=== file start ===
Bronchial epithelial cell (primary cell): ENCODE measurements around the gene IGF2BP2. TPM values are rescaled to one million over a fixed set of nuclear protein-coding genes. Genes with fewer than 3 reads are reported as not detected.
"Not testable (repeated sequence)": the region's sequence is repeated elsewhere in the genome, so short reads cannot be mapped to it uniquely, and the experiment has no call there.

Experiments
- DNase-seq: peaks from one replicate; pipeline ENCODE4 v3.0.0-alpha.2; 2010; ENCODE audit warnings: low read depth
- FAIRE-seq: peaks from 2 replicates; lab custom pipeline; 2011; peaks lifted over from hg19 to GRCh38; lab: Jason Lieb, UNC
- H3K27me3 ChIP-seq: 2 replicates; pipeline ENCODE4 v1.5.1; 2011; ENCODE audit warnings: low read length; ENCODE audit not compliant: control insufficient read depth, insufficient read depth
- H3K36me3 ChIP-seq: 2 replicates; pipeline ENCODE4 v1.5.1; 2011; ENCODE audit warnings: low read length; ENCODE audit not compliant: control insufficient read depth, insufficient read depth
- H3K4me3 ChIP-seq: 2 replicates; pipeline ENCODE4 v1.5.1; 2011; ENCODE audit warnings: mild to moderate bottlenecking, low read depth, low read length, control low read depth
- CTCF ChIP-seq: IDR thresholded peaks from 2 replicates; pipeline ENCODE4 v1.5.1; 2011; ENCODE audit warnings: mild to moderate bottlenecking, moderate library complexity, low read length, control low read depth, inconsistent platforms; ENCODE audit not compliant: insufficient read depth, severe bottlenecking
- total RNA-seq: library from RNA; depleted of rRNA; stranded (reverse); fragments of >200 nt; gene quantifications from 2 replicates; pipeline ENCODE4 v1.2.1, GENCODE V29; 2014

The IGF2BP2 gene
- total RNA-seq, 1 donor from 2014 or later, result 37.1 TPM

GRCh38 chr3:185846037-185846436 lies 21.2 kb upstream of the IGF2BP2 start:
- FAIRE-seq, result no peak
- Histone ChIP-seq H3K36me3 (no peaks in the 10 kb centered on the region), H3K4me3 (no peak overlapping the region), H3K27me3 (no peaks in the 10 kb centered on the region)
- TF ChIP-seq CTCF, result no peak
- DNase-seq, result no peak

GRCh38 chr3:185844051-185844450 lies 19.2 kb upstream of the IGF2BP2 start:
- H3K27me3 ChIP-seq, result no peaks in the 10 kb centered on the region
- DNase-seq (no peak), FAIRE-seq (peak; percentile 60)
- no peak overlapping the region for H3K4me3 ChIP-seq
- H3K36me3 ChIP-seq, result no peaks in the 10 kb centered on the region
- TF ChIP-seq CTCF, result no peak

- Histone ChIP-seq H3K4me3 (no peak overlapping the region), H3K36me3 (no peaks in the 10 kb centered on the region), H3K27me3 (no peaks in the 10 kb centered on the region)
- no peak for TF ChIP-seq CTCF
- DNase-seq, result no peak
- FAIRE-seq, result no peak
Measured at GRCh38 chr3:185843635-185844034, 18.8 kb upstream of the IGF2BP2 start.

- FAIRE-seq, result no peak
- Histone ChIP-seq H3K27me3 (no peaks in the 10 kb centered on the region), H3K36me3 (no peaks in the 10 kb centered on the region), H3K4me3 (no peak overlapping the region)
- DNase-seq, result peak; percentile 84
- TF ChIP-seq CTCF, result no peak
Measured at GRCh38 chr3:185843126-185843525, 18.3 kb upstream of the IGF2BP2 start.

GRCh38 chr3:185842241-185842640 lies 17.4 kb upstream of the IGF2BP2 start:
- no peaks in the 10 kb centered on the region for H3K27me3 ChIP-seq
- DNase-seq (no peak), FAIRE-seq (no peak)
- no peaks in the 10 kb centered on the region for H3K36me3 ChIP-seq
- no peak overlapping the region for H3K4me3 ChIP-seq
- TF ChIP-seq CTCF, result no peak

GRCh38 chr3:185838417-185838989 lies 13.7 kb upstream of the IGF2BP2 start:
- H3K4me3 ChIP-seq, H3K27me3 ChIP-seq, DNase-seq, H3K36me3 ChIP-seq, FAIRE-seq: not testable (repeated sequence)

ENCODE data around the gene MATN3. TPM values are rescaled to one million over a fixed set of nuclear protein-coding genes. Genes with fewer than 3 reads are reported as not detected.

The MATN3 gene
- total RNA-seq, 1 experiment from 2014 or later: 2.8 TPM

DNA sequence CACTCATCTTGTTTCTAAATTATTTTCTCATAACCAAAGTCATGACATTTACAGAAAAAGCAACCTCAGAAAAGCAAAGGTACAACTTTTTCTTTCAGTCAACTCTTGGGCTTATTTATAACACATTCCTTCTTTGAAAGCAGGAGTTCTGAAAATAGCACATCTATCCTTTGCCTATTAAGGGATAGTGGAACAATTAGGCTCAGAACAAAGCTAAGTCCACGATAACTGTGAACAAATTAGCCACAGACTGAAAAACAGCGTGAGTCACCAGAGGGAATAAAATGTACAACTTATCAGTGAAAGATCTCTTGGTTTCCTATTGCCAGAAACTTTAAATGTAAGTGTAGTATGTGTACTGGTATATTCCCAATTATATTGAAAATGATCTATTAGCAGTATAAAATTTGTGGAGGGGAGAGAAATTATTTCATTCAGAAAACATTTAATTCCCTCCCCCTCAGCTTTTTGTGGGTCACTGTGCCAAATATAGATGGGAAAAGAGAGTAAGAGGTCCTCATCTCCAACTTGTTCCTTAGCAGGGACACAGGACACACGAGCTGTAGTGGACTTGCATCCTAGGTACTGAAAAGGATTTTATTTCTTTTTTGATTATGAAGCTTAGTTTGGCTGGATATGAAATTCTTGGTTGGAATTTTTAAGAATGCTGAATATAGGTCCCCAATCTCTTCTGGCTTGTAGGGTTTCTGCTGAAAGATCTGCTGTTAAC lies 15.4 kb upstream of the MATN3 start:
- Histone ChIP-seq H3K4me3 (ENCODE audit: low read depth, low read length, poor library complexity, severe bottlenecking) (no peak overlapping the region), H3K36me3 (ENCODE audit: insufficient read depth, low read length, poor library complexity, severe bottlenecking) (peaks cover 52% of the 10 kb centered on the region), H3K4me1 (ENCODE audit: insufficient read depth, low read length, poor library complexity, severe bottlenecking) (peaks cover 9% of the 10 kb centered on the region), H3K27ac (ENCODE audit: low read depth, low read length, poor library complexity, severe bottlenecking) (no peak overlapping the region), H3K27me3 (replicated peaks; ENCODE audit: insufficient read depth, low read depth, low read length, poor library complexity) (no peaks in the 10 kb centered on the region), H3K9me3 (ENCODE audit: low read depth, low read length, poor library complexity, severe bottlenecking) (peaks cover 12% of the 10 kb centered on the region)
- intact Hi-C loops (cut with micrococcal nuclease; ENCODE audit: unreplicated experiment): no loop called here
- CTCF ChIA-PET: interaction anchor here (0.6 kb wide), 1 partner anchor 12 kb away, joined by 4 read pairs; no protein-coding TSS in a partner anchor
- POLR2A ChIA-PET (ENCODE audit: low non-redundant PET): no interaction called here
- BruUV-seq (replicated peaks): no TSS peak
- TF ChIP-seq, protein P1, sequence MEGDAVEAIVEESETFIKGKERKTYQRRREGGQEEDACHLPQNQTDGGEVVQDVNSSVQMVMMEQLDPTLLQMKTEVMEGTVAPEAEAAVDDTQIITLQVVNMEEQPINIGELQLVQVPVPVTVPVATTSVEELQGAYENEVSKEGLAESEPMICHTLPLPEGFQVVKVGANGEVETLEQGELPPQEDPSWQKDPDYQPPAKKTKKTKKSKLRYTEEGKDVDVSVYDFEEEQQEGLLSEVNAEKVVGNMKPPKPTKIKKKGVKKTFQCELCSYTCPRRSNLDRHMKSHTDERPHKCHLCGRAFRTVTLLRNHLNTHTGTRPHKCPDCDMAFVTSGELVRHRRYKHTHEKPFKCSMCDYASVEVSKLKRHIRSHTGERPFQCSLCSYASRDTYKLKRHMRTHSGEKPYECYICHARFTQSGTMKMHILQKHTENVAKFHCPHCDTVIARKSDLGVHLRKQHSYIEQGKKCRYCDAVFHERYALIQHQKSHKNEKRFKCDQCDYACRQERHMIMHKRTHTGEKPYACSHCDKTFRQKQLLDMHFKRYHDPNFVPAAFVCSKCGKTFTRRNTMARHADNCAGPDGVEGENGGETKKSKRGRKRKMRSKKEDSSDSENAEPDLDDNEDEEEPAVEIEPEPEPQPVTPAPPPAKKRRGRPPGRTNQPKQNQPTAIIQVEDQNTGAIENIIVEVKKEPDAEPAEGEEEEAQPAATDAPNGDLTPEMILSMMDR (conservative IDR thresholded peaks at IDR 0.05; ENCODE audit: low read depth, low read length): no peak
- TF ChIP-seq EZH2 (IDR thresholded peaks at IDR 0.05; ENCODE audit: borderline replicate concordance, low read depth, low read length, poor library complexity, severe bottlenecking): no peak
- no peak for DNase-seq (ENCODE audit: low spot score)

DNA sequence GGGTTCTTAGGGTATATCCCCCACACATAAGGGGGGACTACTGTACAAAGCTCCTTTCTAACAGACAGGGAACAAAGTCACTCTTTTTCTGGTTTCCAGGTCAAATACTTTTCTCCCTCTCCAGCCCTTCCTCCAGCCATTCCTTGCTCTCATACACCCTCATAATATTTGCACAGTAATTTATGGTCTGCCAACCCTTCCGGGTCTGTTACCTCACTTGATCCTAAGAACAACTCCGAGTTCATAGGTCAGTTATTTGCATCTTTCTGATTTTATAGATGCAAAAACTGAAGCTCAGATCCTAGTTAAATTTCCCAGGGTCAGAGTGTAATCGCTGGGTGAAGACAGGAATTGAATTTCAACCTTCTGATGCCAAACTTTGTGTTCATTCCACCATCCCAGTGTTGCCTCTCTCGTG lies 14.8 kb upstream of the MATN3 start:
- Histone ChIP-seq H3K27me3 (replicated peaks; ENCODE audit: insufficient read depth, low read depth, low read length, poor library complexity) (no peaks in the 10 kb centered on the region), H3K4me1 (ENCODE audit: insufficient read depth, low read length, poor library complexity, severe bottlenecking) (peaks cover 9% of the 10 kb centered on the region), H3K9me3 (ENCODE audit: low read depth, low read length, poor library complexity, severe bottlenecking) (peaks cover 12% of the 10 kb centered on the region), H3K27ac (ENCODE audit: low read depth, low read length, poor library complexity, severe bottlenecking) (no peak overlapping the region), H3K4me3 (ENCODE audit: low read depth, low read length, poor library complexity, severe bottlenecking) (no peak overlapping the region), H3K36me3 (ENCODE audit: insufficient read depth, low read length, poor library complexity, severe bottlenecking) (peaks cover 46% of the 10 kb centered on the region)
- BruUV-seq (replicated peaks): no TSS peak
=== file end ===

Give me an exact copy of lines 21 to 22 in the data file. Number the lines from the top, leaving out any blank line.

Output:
- no peak overlapping the region for H3K4me3 ChIP-seq
- H3K36me3 ChIP-seq, result no peaks in the 10 kb centered on the region